WESSA paid tribute to a wide range of outstanding environmental achievements with the presentation of the organisation’s Annual Awards. These Awards were presented at the organisation’s 90th AGM, which was hosted by the WESSA’s Lowveld membership branch at Skukuza in the Kruger National Park on Saturday 17 September.
The WESSA Awards, which have been presented since 1974, enable WESSA to recognise and honour those who have made a significant contribution to the environmental conservation or environmental education sector in South Africa over the past year in an exceptional and sustained manner.
In celebration of the organisation’s 90-year anniversary of Caring for the Earth, WESSA presented awards in a number of additional categories this year. The Special 90th Celebration Medal was awarded to Keith Cooper and the Chairman’s 90th Celebration Medal was presented to John Green. The 90 Lifetime Conservation Achiever Awards category, which was introduced for the occasion, provided a unique opportunity to acknowledge 90 living individuals who have dedicated their lives to conservation in South Africa.
The WESSA Individual Award was presented posthumously to Chris Skinner, the WESSA Group Award recipient was the Magaliesberg Protection Association and the WESSA Award for Corporates went to the film “Blood Lions” and also to the Morning Sun Nature Reserve in Limpopo.
WESSA also played tribute to outgoing Chairman Dr Richard Lewis for his more than 13 years of service to WESSA as a Board member, including six years as Chairman. Dr Lewis was commended for his “enthusiasm and strategic planning skills” in re-positioning WESSA to meet today’s challenges and for “his unstinting support for the mission and vision of the organisation”.
In addition to the awards ceremony, the programme at the celebratory event was aptly structured around the theme of “Yesterday, Today and Tomorrow” and guest speakers – all game-changers in the field of conservation – had the audience enthralled as they shared personal and professional insights into their work on a variety of important projects. Xolani Nicholus Funda, Chief Ranger at Kruger National Park, spoke about challenges and successes of the park’s campaign against rhino poaching, highlighting key milestones of on-the-ground efforts of rangers, military and police. Chris Galliers, WESSA’s Senior Manager for Wildlife & Conservation Initiatives, spoke specifically to WESSA’s Rhino Initiative work, adding his voice to the rallying cry that we take ownership of our natural heritage and that local communities in particular become involved and benefit from our remarkable biodiversity. Ricky Pott, WESSA Lowveld Region Chairman, gave a fitting introduction to internationally renowned wildlife filmmaker and photographer Kim Wolhuter, with a vivid account of the legend of the speaker’s grandfather, HarryWolhuter, and hisfamous encounter with a lion in Kruger. Kim Wolhuter then inspired and enlightened guests with his presentation “Wild Whispers”. He spoke of his ability to bond with his wild “subjects” and shared the importance of understanding the species (and the individual’s) particular ways of behaving and communicating, as well as the need for patience and respect. WESSA Western Cape member John Green gave a detailed account of WESSA’s rich history while Trust Ndlovu, WESSA Eco-Schools Programme Manager for Mpumalanga, affirmed that WESSA’s future – and indeed the future of our planet – lies in our young people, saying “If each learner reaches at least one parent, we can reach entire communities.”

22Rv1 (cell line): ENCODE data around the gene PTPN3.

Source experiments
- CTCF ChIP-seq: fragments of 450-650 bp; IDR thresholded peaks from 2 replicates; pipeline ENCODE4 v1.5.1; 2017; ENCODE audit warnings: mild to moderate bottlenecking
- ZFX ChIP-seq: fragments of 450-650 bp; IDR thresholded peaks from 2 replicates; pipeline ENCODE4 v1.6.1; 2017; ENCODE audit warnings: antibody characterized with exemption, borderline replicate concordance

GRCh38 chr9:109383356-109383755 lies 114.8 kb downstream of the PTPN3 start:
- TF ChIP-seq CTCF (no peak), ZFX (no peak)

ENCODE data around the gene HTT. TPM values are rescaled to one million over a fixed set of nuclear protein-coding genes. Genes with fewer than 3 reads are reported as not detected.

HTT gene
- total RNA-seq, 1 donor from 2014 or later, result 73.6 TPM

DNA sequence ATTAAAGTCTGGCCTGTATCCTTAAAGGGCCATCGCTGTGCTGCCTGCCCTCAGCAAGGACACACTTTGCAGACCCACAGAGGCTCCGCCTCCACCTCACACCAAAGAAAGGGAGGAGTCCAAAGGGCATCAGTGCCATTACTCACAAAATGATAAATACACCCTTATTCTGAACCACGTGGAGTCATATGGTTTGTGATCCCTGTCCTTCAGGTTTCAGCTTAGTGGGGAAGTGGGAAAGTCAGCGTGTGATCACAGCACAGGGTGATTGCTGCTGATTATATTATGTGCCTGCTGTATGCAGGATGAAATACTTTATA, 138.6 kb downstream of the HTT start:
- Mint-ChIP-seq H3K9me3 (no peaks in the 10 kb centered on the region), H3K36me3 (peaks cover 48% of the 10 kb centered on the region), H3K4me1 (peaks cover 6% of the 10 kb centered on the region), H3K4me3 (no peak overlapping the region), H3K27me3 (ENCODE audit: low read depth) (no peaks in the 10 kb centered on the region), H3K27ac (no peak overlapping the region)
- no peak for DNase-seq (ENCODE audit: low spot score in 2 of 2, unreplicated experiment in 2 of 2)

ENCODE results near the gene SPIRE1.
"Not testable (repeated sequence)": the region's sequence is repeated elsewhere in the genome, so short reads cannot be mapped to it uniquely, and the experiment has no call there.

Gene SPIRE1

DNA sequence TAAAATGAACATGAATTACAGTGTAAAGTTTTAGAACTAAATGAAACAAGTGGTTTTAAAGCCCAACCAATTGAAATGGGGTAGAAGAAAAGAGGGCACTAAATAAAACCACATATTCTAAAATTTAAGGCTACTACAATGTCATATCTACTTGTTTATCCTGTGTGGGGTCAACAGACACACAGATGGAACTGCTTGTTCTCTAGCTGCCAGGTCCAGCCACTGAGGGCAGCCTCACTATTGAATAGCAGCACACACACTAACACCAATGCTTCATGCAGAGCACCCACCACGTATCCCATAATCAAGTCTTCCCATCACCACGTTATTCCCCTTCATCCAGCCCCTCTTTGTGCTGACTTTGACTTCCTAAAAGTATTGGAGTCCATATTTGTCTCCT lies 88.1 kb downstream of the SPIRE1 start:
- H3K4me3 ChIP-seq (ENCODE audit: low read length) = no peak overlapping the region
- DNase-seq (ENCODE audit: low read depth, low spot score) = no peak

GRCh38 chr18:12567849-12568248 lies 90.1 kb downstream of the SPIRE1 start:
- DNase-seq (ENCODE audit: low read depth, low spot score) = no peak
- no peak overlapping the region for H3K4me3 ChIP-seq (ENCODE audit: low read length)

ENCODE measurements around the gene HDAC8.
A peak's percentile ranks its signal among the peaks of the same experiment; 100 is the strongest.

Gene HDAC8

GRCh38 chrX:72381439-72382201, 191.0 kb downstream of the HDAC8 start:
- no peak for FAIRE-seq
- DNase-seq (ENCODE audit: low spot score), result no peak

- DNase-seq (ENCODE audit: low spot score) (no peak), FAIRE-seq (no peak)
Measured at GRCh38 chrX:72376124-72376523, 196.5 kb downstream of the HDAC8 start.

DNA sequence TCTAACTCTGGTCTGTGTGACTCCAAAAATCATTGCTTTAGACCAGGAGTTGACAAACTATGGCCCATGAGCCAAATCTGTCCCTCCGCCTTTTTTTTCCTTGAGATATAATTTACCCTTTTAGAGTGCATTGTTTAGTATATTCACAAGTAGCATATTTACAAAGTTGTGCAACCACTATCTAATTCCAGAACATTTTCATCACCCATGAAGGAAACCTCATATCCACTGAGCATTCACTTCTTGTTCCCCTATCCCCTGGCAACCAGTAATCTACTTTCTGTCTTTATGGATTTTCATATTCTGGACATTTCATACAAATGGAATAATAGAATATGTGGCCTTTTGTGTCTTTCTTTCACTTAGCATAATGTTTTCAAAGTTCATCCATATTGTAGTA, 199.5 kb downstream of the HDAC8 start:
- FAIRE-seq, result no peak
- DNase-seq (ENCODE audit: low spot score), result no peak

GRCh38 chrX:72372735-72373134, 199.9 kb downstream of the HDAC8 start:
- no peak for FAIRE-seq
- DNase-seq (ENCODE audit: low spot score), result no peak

Considering the special history that the organisation shares with SANParks, it is only fitting that members and supporters from around the country returned to WESSA’s roots in Kruger to mark the milestone occasion. The association between the two organisations dates back to 1926 when the then disbanded Transvaal Game Protection Association (TGPA) members formed the Wildlife Protection Society, the direct ancestor of today’s WESSA. Their first resolution was to urge the Minister of Lands to proceed with the proclamation of the National Parks Bill as quickly as possible, following on from 14 years of lobbying by the TGPA for the Sabie and Shingwedzi Reserves to be nationalised. The Society’s first environmental campaign was then successful in leading to the proclamation of the Kruger National Park.
AWARDS AND FULL CITATIONS:
Special 90th Celebration Medal
Keith Henry Cooper